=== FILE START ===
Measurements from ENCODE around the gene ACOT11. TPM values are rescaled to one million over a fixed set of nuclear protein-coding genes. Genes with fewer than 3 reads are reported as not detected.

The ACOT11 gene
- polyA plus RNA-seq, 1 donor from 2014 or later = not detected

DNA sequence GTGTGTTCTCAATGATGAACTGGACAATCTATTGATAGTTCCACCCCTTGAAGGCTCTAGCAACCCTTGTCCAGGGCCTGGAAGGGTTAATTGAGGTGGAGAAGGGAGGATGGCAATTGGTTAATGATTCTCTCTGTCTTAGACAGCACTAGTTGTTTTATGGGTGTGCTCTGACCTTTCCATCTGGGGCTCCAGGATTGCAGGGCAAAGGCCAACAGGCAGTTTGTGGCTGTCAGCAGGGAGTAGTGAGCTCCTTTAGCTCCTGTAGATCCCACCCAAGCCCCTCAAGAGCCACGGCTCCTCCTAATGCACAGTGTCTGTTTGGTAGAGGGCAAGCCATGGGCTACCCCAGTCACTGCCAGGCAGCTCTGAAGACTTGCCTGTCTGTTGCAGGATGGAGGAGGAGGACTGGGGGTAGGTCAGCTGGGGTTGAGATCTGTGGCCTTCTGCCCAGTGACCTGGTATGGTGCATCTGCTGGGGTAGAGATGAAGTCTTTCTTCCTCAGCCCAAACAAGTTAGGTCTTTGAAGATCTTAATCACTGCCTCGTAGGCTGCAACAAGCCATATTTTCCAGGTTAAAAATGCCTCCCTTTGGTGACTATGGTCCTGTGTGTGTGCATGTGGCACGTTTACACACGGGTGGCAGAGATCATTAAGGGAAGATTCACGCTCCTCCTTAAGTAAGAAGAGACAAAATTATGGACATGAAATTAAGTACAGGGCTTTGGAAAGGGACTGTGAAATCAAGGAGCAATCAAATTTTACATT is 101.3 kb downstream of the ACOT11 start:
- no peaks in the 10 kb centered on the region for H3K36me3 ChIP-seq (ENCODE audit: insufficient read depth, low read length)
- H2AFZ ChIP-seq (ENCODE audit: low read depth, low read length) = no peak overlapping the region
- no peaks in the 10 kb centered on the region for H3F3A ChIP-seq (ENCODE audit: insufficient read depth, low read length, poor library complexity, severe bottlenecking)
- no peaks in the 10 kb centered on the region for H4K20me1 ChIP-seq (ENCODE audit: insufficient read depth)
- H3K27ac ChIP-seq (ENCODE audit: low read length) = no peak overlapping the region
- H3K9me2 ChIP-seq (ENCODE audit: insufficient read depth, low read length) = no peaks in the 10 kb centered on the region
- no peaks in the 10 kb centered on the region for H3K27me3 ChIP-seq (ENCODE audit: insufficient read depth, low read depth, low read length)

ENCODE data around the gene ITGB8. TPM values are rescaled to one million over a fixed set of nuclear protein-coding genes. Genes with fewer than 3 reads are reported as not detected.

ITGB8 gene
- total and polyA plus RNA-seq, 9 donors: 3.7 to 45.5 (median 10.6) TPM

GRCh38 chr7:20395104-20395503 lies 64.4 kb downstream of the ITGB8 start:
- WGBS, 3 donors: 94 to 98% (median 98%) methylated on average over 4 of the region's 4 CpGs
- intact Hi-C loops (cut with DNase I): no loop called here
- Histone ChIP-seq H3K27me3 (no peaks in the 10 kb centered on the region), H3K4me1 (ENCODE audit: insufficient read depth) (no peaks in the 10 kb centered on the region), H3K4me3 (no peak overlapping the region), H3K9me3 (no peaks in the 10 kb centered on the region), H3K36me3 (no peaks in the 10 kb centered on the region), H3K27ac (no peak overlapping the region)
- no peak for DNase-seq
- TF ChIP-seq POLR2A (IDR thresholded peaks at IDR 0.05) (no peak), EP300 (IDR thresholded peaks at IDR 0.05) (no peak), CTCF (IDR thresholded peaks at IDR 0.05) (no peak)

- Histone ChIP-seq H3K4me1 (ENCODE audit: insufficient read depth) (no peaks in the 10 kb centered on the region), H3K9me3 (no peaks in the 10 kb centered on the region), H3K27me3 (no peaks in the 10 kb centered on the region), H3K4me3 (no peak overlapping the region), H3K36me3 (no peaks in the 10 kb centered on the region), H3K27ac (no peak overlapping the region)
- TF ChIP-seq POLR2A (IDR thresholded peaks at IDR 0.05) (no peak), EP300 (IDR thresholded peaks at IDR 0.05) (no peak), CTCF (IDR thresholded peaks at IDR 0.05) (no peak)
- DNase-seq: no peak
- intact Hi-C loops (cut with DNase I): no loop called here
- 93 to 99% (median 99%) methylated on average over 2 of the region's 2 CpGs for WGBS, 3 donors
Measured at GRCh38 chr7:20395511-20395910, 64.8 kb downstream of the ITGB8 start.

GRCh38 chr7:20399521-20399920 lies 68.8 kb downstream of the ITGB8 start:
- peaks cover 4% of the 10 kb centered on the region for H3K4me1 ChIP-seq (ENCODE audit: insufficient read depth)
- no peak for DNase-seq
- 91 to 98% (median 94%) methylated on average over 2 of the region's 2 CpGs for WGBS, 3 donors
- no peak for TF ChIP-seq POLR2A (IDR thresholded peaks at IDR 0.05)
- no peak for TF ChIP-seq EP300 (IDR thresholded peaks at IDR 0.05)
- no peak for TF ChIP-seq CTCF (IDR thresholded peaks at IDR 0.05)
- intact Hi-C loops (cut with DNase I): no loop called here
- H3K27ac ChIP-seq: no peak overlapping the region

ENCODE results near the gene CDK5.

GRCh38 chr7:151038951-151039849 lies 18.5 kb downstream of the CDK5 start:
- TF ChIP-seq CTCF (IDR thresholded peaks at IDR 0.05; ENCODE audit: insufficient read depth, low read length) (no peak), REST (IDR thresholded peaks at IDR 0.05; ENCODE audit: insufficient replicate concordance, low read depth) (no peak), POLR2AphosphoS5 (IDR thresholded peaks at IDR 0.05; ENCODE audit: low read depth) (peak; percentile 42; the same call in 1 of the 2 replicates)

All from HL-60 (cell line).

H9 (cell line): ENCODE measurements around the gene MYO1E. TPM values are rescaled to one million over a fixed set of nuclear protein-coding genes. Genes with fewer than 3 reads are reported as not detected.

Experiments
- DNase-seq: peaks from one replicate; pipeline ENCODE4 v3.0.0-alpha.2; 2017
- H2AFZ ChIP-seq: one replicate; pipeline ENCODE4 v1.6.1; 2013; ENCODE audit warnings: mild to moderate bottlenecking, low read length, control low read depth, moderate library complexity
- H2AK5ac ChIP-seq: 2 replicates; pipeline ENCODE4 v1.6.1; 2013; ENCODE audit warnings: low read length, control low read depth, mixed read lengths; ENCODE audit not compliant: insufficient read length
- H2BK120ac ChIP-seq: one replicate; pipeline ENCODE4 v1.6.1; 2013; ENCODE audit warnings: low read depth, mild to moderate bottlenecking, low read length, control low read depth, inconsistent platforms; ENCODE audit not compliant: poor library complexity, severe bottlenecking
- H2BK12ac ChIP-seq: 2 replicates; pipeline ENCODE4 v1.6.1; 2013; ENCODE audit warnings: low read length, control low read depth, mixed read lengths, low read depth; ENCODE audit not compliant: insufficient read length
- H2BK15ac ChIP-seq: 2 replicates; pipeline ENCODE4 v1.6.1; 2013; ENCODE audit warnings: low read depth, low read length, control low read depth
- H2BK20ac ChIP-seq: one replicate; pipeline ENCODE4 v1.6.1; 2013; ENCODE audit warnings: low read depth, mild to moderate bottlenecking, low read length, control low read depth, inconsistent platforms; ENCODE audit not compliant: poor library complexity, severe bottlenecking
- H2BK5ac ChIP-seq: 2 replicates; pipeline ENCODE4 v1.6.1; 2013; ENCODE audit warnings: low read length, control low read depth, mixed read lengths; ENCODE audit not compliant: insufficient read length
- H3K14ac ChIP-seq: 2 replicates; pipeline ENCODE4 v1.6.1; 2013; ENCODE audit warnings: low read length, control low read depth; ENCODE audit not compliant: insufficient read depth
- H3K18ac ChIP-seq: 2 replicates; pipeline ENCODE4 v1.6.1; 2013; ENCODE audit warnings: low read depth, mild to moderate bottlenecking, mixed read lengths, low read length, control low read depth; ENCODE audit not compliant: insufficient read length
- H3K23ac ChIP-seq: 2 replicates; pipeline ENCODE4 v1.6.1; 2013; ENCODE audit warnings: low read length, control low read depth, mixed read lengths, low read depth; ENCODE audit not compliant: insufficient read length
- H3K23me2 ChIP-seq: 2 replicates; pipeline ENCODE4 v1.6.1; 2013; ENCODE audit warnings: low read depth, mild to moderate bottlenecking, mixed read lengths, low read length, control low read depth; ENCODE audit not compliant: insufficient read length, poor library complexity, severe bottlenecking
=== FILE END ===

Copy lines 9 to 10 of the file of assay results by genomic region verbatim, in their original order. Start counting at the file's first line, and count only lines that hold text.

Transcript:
- H3K27ac ChIP-seq (ENCODE audit: low read length) = no peak overlapping the region
- H3K9me2 ChIP-seq (ENCODE audit: insufficient read depth, low read length) = no peaks in the 10 kb centered on the region